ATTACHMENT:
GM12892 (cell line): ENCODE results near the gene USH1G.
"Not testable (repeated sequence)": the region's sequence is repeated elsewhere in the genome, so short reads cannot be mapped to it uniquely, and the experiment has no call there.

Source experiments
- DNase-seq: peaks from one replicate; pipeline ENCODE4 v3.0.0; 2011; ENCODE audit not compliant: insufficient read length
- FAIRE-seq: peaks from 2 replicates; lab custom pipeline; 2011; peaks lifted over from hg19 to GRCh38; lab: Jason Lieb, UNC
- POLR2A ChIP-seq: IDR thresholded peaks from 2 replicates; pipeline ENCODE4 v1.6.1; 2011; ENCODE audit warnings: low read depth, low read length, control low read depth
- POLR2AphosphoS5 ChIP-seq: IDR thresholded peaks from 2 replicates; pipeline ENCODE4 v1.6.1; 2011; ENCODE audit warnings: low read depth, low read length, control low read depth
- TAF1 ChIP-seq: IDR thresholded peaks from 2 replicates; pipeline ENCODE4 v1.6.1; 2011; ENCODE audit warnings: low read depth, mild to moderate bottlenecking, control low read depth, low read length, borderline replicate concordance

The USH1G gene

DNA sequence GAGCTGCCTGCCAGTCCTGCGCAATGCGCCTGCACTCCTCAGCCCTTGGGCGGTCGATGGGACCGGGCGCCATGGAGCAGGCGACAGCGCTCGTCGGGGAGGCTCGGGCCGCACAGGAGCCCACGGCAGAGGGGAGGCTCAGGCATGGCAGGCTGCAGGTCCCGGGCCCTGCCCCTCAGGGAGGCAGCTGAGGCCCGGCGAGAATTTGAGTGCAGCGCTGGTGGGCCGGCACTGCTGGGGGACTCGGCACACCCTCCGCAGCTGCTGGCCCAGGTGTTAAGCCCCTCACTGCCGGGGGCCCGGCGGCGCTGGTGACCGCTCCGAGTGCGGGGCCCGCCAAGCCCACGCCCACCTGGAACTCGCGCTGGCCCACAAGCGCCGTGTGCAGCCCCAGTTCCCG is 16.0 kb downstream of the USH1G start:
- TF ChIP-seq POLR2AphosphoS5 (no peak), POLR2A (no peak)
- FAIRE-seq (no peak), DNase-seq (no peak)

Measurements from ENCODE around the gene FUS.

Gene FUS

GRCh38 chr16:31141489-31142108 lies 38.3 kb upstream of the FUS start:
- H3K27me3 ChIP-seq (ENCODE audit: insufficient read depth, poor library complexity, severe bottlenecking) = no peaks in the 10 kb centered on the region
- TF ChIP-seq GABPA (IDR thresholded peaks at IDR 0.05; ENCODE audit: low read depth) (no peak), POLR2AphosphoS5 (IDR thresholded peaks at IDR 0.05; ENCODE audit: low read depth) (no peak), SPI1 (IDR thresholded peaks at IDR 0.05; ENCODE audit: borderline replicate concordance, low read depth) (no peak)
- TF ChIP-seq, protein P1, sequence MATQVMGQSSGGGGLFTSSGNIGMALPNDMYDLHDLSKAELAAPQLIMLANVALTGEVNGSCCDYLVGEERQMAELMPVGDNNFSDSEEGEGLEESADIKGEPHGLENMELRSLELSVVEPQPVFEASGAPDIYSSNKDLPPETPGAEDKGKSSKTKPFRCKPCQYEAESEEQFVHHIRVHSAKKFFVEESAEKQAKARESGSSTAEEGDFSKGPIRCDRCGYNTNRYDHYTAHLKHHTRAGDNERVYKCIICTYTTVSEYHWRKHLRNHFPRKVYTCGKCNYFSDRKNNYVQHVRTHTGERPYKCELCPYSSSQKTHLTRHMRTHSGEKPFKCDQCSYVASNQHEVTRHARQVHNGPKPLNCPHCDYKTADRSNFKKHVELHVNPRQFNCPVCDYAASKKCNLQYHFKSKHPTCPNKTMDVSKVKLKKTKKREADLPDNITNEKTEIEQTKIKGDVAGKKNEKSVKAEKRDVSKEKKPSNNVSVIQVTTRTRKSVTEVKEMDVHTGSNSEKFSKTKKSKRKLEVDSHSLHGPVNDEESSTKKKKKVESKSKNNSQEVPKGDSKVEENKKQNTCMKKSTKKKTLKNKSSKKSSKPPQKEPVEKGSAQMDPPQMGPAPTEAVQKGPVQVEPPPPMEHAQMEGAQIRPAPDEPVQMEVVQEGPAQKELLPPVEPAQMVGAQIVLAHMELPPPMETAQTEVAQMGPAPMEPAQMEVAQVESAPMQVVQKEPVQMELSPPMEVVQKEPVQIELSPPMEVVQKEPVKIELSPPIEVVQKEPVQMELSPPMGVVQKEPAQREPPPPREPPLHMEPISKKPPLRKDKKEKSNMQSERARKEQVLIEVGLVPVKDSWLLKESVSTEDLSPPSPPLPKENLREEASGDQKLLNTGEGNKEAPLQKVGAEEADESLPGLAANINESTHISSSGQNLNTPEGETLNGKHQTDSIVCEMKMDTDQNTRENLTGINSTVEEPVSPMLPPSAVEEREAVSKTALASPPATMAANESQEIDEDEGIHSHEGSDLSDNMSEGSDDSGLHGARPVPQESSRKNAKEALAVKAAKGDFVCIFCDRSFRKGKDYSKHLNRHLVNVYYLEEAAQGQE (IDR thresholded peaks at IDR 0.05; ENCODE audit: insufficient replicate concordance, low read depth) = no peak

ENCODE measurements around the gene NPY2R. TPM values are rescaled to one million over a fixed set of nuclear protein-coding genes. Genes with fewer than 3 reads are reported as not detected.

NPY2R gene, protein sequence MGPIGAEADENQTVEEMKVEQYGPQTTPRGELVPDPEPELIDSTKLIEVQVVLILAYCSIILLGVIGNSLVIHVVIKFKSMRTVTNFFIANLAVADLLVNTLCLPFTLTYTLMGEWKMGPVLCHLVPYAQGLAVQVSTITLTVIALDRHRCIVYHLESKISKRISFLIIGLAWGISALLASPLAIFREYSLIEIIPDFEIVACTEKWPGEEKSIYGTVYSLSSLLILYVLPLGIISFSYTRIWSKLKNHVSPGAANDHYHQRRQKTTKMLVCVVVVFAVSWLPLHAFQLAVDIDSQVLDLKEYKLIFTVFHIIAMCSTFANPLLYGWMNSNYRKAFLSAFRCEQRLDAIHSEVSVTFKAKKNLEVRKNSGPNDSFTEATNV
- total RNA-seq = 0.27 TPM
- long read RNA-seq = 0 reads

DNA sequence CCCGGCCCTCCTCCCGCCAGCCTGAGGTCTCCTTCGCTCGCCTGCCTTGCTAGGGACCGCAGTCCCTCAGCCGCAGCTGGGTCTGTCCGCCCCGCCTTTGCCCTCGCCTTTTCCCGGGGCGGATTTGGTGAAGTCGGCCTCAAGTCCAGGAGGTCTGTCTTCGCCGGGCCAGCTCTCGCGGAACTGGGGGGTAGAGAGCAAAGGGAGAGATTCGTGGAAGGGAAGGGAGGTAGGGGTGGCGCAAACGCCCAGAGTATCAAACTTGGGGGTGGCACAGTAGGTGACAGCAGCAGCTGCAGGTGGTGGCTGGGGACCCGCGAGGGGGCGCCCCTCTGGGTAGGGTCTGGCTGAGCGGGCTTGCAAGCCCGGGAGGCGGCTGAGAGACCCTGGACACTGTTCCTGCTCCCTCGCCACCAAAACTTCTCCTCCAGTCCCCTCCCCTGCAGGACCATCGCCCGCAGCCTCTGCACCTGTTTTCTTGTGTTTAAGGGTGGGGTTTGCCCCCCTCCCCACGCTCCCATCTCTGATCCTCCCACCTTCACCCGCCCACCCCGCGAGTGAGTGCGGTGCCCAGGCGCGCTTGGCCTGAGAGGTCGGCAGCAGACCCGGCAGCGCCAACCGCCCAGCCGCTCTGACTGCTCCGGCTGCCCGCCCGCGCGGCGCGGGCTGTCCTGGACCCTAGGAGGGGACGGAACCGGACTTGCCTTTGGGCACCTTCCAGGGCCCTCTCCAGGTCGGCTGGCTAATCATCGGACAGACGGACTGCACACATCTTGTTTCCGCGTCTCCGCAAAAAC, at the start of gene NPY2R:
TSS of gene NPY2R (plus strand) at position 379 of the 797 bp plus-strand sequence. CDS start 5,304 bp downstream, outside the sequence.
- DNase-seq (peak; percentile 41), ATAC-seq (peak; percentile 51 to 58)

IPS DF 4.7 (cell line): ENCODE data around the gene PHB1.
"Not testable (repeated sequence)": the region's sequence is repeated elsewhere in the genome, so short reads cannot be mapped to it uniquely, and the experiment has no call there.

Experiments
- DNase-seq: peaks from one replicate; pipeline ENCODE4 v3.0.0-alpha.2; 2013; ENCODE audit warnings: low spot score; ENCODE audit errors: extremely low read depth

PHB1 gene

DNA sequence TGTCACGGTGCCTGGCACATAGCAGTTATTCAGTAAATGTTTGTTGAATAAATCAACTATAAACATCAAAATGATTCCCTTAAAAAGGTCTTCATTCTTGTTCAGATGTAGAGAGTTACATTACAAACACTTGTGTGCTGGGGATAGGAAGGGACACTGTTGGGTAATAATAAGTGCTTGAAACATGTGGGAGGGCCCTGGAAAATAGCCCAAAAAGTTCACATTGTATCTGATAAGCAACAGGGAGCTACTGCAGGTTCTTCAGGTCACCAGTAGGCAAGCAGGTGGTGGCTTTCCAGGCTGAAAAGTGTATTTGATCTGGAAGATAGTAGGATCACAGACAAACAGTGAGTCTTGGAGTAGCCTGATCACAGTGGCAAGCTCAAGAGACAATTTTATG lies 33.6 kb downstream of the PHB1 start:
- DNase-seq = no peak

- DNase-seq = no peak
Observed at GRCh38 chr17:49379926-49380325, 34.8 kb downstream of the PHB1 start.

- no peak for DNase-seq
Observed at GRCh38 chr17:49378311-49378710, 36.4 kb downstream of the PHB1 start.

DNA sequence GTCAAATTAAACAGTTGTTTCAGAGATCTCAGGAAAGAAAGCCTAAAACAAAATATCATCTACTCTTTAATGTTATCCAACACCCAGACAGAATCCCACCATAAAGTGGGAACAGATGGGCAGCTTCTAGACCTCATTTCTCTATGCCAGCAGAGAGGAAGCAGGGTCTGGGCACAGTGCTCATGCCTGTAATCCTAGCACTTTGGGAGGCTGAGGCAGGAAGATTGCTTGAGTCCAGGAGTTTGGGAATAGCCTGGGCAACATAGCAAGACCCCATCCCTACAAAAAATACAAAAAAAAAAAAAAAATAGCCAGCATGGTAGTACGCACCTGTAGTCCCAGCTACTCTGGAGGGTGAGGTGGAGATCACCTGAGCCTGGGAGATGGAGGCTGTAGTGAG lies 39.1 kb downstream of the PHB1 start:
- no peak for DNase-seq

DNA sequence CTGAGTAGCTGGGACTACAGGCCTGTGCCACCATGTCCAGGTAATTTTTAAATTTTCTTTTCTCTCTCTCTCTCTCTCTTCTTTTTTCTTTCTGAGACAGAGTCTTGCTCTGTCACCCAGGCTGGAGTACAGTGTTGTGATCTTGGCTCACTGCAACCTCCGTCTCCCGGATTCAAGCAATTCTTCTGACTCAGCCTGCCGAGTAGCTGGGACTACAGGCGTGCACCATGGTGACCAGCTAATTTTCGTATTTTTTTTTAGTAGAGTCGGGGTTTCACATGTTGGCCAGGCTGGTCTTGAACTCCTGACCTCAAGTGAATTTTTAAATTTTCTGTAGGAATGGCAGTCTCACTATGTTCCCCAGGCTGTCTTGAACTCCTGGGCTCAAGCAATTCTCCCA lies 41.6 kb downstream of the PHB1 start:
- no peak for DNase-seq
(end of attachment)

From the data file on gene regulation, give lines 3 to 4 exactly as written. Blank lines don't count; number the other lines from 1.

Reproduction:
Source experiments
- DNase-seq: peaks from one replicate; pipeline ENCODE4 v3.0.0; 2011; ENCODE audit not compliant: insufficient read length